DeSantis rips Disney for criticizing Florida ‘Don’t Say Gay’ law, calling for repeal

0
14

Republican Florida Gov. Ron DeSantis lashed out at Disney executives on Tuesday — one day after the Mouse House condemned the governor’s signing of the so-called “Don’t Say Gay” bill.

Disney CEO Bob Chapek and other top executives have stepped up their criticism of GOP-backed legislation after outraged employees publicly condemned its initial response to the controversy.

“For Disney to come out and put a statement and say that the bill should have never passed and they are going to actively work to repeal it – I think, one, was fundamentally dishonest. But two, I think that crossed the line,” DeSantis said at a press conference.

“This state is governed by the interests of the people of the state of Florida. It is not based on the demands of California corporate executives. They do not run this state. They do not control this state,” the governor added.

DeSantis signed Florida HB 1557 into law on Monday despite critics who decried the measure as harmful and discriminatory. The legislation bans Florida teachers from discussing LGBTQ topics like sexual orientation or gender identity with students unless they’re in the fourth grade or higher.

Disney released a scathing statement shortly after DeSantis signed off on the bill, declaring it “should never have passed and should never have been signed into law.”

“Our goal as a company is for this law to be repealed by the legislature or struck down in the courts, and we remain committed to supporting the national and state organizations working to achieve that,” Disney said in a statement.

The statement — Disney’s strongest public comment to date on the “Don’t Say Gay” bill — came after employees staged walkouts and held protests.

Critics at the company say executives did not do enough to stop the legislation in recent weeks.

Disney CEO Bob Chapek previously apologized for the company’s initial response to the bill.
Chris Jackson

Still, a group of employees on the other side of the issue penned an unsigned open letter last week arguing Disney had embraced what they described as a “progressive orthodoxy” that has created an “environment of fear” for employees who do not back left-leaning causes.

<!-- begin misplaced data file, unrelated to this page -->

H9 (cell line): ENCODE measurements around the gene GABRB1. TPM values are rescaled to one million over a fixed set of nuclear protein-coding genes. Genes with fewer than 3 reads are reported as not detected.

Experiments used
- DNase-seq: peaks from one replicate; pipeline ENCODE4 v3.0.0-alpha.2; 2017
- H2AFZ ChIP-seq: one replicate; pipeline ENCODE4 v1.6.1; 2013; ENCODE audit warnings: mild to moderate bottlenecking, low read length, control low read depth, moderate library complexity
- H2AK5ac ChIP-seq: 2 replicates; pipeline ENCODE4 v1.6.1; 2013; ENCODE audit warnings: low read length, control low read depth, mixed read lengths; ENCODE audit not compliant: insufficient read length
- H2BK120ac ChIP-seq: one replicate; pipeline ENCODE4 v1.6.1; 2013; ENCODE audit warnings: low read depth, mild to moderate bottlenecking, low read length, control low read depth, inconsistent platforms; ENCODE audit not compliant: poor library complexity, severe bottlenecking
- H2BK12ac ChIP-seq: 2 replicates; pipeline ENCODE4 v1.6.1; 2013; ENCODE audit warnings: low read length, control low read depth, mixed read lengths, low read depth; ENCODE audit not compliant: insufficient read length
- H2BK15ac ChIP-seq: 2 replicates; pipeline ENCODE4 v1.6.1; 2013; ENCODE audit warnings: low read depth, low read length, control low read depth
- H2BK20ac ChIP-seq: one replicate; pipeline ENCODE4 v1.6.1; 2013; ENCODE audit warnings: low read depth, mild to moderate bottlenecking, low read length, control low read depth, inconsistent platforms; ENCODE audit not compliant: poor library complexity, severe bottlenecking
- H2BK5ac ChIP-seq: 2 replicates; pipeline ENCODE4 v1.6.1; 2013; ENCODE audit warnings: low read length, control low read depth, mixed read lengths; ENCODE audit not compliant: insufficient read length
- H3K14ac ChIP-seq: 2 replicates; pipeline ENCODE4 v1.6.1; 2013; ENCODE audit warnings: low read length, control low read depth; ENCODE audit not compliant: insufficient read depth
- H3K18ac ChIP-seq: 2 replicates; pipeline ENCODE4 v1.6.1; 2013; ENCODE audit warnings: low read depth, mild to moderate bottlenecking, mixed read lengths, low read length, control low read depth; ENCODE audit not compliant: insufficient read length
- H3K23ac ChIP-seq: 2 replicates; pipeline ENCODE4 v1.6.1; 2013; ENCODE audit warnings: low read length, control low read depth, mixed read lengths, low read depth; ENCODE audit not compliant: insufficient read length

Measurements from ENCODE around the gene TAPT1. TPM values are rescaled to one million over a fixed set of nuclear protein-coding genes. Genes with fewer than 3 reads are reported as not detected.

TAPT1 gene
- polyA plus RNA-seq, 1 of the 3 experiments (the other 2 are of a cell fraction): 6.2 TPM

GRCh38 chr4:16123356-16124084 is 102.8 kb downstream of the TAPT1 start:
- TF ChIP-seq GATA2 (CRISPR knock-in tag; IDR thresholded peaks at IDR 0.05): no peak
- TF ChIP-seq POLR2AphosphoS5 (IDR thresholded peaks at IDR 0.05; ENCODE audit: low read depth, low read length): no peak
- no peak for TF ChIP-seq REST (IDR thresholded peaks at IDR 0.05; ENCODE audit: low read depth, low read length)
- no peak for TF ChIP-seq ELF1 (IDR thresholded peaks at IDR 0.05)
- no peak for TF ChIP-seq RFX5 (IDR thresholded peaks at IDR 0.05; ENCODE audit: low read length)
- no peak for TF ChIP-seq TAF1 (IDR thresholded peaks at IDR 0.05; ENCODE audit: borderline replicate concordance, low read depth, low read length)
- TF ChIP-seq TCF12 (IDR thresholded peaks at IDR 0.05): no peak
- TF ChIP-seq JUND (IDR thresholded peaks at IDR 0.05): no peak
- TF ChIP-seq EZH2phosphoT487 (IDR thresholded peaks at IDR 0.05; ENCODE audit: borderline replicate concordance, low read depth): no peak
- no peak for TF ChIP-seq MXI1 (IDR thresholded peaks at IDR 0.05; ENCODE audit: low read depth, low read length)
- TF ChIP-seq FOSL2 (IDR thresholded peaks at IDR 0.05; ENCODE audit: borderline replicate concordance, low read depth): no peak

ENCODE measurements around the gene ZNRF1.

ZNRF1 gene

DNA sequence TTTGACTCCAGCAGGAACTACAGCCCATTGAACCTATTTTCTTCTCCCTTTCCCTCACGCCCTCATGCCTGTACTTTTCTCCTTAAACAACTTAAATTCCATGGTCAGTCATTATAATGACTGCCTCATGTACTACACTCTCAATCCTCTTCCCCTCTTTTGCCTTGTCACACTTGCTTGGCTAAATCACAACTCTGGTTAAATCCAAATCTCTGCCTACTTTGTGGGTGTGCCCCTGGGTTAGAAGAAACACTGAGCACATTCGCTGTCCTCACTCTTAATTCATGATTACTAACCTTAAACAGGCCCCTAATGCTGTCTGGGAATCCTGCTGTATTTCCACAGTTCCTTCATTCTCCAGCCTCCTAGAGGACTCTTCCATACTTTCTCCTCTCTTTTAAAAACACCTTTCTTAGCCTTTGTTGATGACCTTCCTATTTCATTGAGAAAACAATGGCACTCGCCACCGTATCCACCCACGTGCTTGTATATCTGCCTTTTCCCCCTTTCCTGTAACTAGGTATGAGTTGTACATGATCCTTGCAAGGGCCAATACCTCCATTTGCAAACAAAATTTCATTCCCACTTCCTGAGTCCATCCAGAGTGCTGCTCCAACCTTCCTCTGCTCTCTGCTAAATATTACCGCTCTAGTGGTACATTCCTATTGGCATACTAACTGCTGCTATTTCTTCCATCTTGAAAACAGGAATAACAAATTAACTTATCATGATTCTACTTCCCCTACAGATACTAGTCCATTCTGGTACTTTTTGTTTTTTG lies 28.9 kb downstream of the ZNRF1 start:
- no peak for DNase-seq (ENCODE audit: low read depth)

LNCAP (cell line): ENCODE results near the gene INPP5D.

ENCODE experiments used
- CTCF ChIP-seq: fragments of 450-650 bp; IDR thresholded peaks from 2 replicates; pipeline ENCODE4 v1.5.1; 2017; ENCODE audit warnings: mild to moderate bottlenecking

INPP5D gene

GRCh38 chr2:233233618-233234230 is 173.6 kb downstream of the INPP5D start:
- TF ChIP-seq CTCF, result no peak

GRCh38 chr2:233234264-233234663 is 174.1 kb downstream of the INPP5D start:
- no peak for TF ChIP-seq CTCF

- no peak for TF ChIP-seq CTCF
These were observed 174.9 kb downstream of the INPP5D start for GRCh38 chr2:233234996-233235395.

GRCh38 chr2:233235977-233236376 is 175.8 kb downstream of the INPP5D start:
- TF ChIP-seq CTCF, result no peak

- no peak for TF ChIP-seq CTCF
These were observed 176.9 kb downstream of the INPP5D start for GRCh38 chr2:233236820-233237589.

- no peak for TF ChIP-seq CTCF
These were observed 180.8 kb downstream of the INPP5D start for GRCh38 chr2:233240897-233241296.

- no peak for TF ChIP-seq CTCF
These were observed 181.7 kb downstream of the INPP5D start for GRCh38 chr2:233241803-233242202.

“The Walt Disney Company has come to be an increasingly uncomfortable place to work for those of us whose political and religious views are not explicitly progressive,” the letter said. “We watch quietly as our beliefs come under attack from our own employer, and we frequently see those who share our opinions condemned as villains by our own leadership.” The company didn’t publicly respond to the letter.

Earlier this month, Chapek broke his silence on the bill in an internal memo on March 7, noting Disney’s “unwavering commitment to the LGBTQ+ community.”

But the memo only infuriated a group of staffers at Pixar, who said his words “rang hollow” and accused Disney executives of censorship.

Disney protest
Disney employees staged walkouts last week to protest the Florida bill.
Bloomberg via Getty Images

The Disney chief eventually apologized for his initial memo, declaring the company would pause all political donations in the state of Florida.

Chapek also said Disney would meet with DeSantis to discuss the law, but that meeting has yet to occur, according to Bloomberg.

DeSantis has only agreed to go through with the meeting if “they keep the discussion to facts about what’s actually in the legislation — not false partisan narratives,” a spokeswoman for the governor told the outlet.

Disney did not immediately return a request for comment on DeSantis’ latest remarks.


Credit: Source link